Kedi”, directed by Ceyda Torun, gives us a look at Istanbul through the eyes of the city’s alley cats.  Well, these are cats that invite themselves into people’s homes and especially restaurants.  It’s very clear that the cat looks at human civilization as here to meet the cat’s needs.  The cats in the film seem to see themselves as superior to people’s dogs.

In the opening sequence, a female goes out an hunts, and returns home (with very detailed memory) to her kittens, regarding the human “owner” as part of her pride.  A large part of a later part of the film deals with a particular unaltered male stands in front of a restaurant front and paws until the owner sees him and lets him in for a “free fish” supper.

The cats often climb trees or onto balconies and roofs in order to return to their owner’s apartments, or find new people to adopt.  The film pretty much shows the biological concept of mutualism as explaining cat interaction with humans, as essentially wild animals who benefit from behaving well with humans.

There is one scene filmed in infrared black and white to show what a cat sees when hunting mice in alleys.

It’s remarkable how apolitical the film is, regarding Islam and the flow of refugees in Turkey, as well as the controversies over Tayyip Erdogan’s government.

I was adopted by a cat, Timmy, an unaltered male, when living in a garden apartment in Dallas in early 1979.  He would recognize the sound of my car and run to the apartment door and try to open it as I returned home.  He would head for the refrigerator.  He would sit in my lap during dinner, or on newspapers.  If he wanted something at night he would knead the pillow near me, or sometimes keand directly.

Istanbul skyline picture on Wikipedia.

Name:  “Kedi”
Director, writer:  Ceyda Torun
Released:  2016
Format:  1.85:1
When and how viewed:  Landmark E Street, 2017/2/27, fairly good crowd for a weekday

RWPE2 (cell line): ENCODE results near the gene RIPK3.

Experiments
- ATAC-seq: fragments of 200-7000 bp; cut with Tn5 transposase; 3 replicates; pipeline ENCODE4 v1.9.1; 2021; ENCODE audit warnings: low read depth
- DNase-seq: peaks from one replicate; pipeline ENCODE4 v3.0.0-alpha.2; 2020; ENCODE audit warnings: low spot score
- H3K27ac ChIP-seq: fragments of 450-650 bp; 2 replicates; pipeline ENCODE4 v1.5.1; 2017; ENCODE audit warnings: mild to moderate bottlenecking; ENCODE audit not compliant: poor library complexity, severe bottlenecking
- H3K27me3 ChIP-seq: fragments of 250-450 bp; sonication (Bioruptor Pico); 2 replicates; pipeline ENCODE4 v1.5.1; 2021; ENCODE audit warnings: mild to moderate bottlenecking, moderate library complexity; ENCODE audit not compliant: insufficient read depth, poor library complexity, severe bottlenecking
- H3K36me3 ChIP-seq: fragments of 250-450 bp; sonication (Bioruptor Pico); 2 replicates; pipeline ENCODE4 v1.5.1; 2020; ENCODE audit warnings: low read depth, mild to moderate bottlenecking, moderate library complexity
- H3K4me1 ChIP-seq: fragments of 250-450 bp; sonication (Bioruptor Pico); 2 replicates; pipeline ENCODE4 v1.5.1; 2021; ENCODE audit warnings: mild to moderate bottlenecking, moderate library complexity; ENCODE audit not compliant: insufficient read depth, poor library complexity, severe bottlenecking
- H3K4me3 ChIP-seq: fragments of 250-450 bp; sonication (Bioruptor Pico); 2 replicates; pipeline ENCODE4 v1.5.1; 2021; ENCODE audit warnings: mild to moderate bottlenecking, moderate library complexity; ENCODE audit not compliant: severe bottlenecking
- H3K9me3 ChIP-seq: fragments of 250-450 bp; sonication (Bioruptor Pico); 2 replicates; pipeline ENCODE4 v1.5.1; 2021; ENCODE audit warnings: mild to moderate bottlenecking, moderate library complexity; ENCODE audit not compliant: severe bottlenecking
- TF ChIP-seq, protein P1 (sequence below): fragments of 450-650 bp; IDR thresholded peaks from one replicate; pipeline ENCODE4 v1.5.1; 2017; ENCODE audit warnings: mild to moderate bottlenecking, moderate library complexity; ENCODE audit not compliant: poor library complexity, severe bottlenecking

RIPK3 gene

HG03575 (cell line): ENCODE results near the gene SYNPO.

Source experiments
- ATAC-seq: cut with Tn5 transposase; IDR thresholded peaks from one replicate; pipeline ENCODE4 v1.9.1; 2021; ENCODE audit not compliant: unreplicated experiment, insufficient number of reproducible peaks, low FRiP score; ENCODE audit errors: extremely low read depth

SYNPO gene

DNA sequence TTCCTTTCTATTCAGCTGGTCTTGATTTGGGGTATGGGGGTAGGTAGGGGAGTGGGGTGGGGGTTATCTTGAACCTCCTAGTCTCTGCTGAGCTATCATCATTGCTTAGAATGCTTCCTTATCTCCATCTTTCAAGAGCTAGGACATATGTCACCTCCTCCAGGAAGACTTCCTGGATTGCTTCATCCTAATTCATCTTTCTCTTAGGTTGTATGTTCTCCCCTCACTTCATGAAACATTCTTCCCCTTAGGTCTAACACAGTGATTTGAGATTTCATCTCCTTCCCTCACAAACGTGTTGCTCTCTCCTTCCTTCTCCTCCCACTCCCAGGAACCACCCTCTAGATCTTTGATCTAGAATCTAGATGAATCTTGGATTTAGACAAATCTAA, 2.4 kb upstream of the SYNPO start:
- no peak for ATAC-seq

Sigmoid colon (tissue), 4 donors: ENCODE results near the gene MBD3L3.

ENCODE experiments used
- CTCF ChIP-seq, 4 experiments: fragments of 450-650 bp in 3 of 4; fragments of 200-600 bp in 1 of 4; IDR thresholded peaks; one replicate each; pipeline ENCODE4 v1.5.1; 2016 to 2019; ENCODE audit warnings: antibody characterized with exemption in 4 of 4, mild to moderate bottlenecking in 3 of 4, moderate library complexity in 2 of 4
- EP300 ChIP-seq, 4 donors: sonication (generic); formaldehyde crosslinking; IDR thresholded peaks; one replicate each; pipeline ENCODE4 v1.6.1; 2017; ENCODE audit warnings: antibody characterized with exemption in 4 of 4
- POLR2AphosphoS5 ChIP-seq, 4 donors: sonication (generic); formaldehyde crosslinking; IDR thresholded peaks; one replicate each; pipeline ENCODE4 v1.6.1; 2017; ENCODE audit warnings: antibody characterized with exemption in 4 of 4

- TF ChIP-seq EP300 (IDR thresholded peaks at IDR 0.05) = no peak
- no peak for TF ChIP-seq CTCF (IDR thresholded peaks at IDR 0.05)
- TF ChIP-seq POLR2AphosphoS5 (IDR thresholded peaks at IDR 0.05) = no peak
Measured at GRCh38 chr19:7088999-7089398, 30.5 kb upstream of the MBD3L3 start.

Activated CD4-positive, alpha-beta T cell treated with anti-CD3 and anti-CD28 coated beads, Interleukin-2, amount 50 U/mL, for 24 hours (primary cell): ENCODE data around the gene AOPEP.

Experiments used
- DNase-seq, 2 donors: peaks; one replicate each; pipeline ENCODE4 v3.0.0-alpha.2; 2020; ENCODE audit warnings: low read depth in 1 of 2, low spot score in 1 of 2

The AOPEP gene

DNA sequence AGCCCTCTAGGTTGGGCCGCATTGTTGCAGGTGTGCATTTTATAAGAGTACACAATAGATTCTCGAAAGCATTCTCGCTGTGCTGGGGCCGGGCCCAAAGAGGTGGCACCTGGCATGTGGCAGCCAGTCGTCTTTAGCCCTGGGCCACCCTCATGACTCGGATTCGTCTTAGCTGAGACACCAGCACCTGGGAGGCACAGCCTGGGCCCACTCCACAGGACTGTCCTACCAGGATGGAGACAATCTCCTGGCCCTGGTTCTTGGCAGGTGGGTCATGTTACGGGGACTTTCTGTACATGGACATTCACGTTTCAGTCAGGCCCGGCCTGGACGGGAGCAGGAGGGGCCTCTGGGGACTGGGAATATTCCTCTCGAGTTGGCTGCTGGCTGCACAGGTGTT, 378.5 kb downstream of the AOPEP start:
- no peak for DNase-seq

Length:  80
Rating:  G
Companies:  Oscilloscope
Link:  official

(Posted: Monday, February 27, 2017 at 8 PM EST)

“The Space Between Us”: the first boy born on Mars is almost Christ-like

The Space Between Us”, in this sweet sci-fi fable by Peter Chelsom (story was a group effort of Stewart Schill, Richard Barton Lewis and Allan Loeb) is probably about 15 light-minutes, the based on the time it would take for light (or an Internet message in a chat room) to get from Earth to Mars – it can vary a lot with orbital positions.

In fact, a similar concept motivates one of my own screenplay scripts, “69 Minutes to Titan”, about which I’ve actually gotten one call.

That’s the one serious flaw in the setup of this rooting-interest film.  While still on Mars, Gardner Elliot (Asa Butterfield), now 16, and the first human born on Mars, chats with Tulsa (Britt Robertson) on Earth. No problem with the idea that Mark Zuckerberg (rather than running for president) has set up Facebook on Mars;  but it would have to follow the laws of physics, which would slow down communications.

The movie is a bit hokey as it set up the situation.  But astronaut Sarah Elliott (Janet Montgomery) had a hidden fling before leaving for Mars, and experiences her first “morning sickness” on the voyage.  They really have a first rate clinic on Mars already, but she dies in giving birth, maybe because of low gravity. Gardner will be raised by colleagues, including at least one woman who has said she had never intended to have or raise children.  Point well taken.

It’s a good question how Gardner grows up not only brilliant (with hacking computers and driving Mars rovers without permission) but sweet and socially well adjusted (even as a robot is his best friend – he tells the robot that it doesn’t have emotions).  He’s learned morality, like his dad had once said, “bravery is about not knowing what to be afraid of, but courage happens when you do know.”  Of course, he wants to move to Earth to have a real young adult life and he doesn’t want to ghost his Facebook girlfriend  Later, before tracking down Tulsa in a California public high school by pretending to be an AP chemistry student (he knows the material well enough to place in college), be befriends a homeless man and then a dog, getting all these creatures to trust him.  Kept in quarantine to protect himself, he escapes and plays “Catch Me If You Can” like a younger DiCaprio.